The miRNeasy Mini Kit (Qiagen, Germany) was used to extract miRNA from cells according to the product protocol. Total RNA was stored at −80°C for subsequent experiments. Reverse transcription and qRT-PCR for exosomal miRNA and internal reference U6 were performed using miRNA RT-PCR Quantitation Kit (Qiagen) according to the manufacturer's instructions. The reactions were initiated with denaturation at 95°C for 3 min, followed by 40 cycles of 95°C for 15 s and 62°C for 34 s. The relative expression levels of miRNA were calculated with 2-ΔΔCt.

Statistical analysis

Data analysis was performed using SPSS software version 16 (USA). Each experiment was performed as least in triplicate, and all results are reported as means±SD. The chi-squared test and Student's t-test were used to assess statistical significance. Kaplan-Meier analysis and log-rank tests were applied for survival analysis. A value of P<0.05 was considered significant.

Results

Puerarin inhibited HCC cell proliferation and tumor formation

To detect the inhibition effect of puerarin in HCCs, different concentrations of puerarin were added to the HCC cell (7402 and Huh7) culture medium according to previous studies (2424. Yu Z, Li W. Induction of apoptosis by puerarin in colon cancer HT-29 cells. Cancer Lett 2006; 238: 53–60, doi: 10.1016/j.canlet.2005.06.022.
https://doi.org/10.1016/j.canlet.2005.06...
). The results showed that HCC cell growth was inhibited by puerarin at different concentrations (from 25 to 100 mM), and puerarin showed effective inhibition at the concentration of 50 mM for 12, 24, and 48 h (Figure 1A and B). According to these results, we chose 50 mM as the effective concentration for HCC treatment. As expected, this concentration of puerarin had no effect on L02 cells, a normal liver cell line (Figure 2C). To further verify the anti-effect of puerarin in HCC, EdU and clone formation assays were conducted. Consistent with previous results, puerarin decreased DNA replication and clonal formation in HCC cells (Figure 1D and E). To further examine the anti-tumor capability of puerarin in vivo, puerarin was administered to mice with HCC subcutaneous tumor. All experimental animals were randomly divided into two groups: control group and puerarin group. The mice in the puerarin group (n=6) were injected with puerarin through the tail vein (40 mg/kg) every other day, while the mice (n=6) in the control group received the same volume injection of phosphate-buffered saline (PBS) (2525. Kang H, Zhang J, Wang B, Liu M, Zhao J, Yang M, et al. Puerarin inhibits M2 polarization and metastasis of tumor-associated macrophages from NSCLC xenograft model via inactivating MEK/ERK 1/2 pathway. Int J Oncol 2017; 50: 545–554, doi: 10.3892/ijo.2017.3841.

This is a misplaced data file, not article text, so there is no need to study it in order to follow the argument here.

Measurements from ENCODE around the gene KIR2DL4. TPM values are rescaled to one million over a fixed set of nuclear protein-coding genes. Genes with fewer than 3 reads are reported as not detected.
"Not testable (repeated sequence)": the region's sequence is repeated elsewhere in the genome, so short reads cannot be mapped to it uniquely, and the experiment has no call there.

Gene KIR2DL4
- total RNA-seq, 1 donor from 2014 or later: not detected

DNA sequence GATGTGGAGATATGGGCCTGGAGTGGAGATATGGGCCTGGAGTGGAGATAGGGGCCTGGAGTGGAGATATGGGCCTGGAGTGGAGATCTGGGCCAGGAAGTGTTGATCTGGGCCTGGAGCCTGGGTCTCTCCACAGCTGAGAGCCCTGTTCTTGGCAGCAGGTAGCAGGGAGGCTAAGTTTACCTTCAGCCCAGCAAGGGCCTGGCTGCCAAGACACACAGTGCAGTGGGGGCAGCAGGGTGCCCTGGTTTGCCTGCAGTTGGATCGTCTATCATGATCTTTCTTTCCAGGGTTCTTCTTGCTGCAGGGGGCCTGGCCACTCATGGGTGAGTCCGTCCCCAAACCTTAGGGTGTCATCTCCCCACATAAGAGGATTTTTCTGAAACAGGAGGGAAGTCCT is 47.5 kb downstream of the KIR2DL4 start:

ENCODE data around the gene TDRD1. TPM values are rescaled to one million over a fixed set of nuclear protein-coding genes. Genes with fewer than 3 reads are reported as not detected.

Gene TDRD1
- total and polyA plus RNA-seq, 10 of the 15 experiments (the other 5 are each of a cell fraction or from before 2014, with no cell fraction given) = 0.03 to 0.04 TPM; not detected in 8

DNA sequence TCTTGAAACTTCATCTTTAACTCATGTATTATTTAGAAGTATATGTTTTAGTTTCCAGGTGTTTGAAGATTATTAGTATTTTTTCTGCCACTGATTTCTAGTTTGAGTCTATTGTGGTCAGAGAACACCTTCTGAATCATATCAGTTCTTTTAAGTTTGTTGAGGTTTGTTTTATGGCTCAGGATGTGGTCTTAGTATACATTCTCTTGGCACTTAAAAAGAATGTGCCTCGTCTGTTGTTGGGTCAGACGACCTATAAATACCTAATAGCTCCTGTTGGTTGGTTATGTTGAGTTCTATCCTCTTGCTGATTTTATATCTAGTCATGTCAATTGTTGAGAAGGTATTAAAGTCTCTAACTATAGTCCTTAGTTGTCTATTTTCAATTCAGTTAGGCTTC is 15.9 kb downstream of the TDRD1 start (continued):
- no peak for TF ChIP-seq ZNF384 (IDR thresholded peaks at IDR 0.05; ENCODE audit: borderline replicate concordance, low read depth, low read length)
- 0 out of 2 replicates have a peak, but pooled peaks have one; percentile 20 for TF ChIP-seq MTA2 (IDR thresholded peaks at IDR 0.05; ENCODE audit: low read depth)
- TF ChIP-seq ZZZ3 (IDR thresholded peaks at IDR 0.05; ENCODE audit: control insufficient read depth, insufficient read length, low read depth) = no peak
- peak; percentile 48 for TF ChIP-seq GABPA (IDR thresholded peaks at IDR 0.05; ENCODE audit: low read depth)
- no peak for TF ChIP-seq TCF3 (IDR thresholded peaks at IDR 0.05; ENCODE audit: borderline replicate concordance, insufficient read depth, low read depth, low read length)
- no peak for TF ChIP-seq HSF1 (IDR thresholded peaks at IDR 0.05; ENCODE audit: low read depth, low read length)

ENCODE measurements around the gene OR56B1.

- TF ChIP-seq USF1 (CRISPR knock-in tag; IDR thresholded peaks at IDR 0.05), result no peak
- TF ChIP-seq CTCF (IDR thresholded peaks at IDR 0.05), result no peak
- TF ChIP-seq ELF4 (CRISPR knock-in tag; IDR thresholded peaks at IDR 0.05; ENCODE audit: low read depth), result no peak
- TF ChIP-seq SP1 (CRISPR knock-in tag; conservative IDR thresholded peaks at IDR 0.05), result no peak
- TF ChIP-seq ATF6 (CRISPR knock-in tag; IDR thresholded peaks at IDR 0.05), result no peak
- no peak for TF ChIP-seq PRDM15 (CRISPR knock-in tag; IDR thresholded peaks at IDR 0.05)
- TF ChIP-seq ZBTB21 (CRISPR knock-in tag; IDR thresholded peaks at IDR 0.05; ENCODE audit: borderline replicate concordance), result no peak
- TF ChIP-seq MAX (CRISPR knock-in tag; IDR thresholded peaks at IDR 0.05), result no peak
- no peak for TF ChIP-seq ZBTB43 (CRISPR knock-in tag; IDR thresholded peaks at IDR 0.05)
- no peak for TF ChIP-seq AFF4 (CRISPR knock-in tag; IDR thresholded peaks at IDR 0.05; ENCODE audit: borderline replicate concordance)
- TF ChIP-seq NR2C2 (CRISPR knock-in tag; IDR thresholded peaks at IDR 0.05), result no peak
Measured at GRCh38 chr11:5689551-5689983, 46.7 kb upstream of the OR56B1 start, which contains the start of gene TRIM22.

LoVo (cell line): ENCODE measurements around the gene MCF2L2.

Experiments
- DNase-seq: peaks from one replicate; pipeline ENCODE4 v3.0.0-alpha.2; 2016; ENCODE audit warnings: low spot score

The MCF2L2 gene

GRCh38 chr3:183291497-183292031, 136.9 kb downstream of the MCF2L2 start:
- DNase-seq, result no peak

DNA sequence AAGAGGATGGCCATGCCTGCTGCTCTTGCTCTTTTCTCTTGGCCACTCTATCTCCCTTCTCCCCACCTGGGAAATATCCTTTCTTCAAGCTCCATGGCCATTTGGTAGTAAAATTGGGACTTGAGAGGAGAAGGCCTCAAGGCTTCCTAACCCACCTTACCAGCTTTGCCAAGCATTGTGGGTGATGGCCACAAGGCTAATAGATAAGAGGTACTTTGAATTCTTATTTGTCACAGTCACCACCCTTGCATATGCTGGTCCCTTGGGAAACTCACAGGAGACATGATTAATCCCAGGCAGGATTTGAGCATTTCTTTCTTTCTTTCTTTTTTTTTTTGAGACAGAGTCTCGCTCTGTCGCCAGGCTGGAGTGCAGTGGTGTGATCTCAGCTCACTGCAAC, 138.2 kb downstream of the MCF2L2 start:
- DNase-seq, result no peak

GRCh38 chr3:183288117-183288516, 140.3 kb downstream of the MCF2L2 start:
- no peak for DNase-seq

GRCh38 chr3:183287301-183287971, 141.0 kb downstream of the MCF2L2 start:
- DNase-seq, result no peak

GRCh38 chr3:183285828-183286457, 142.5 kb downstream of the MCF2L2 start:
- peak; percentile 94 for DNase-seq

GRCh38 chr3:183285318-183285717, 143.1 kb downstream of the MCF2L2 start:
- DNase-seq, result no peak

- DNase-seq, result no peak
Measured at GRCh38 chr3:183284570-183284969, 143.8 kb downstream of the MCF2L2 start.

https://doi.org/10.3892/ijo.2017.3841...
). Within 45 days, there was no significant difference in the weight of the mice. However, the puerarin group showed reduced tumor weight and smaller tumor compared with those of the control group (Figure 1F and G). Less disordered cell arrays were observed in the puerarin group by H&E staining (Figure 1H). HCC cell proliferation was inhibited by puerarin as well, as determined through Ki67 staining (Figure 1I). The above results demonstrated that puerarin can inhibit proliferation in vitro and tumor formation in vivo.

Figure 1
Effects of puerarin on hepatocellular carcinoma (HCC) proliferation and growth. A and B, CCK-8 assays of HCC cells treated by puerarin at different concentrations and time points. C, CCK-8 assays of L02 cells treated with puerarin at the concentration of 50 nM. D and E, Edu assay and liquid colony formation analysis of HCC cells were conducted to detect the anti-tumor effects of puerarin (magnification bar: 100 μm). F and G, Colony number and tumor weight of CCE cells treated with puerarin or control. H, H&E staining was performed on serial sections of mouse tumors induced from HCC cells (magnification bar: 100 μm). I Immunohistochemistry analysis of Ki67 expression and qualification of Ki67-positive cells in mouse tumors (magnification bar: 100 μm). At least three independent experiments with similar results were done. Data are reported as means±SD. *P<0.05, **P<0.01 (t-test). Ctr: control.
Figure 2
Puerarin inhibited hepatocellular carcinoma (HCC) cell migration and invasion. A, Wound-healing assays were performed at indicated times following initiation of the scratch in puerarin-treated HCC cells. B, Effect of puerarin on cell invasion through Matrigel assay (magnification bar: 100 μm). C, Images of metastatic liver nodules in nude mice. The arrows indicate the metastatic tumor on the surface of the liver. D, H&E staining was performed on serial sections of the liver tissue (magnification bar: 100 μm) Dotted lines indicate tumor extent. The number (E) and the diameter (F) of nodules were quantified in liver of nude mice. Data are reported as means±SD. *P<0.05, **P<0.01, Student’s t-test. Ctr: control.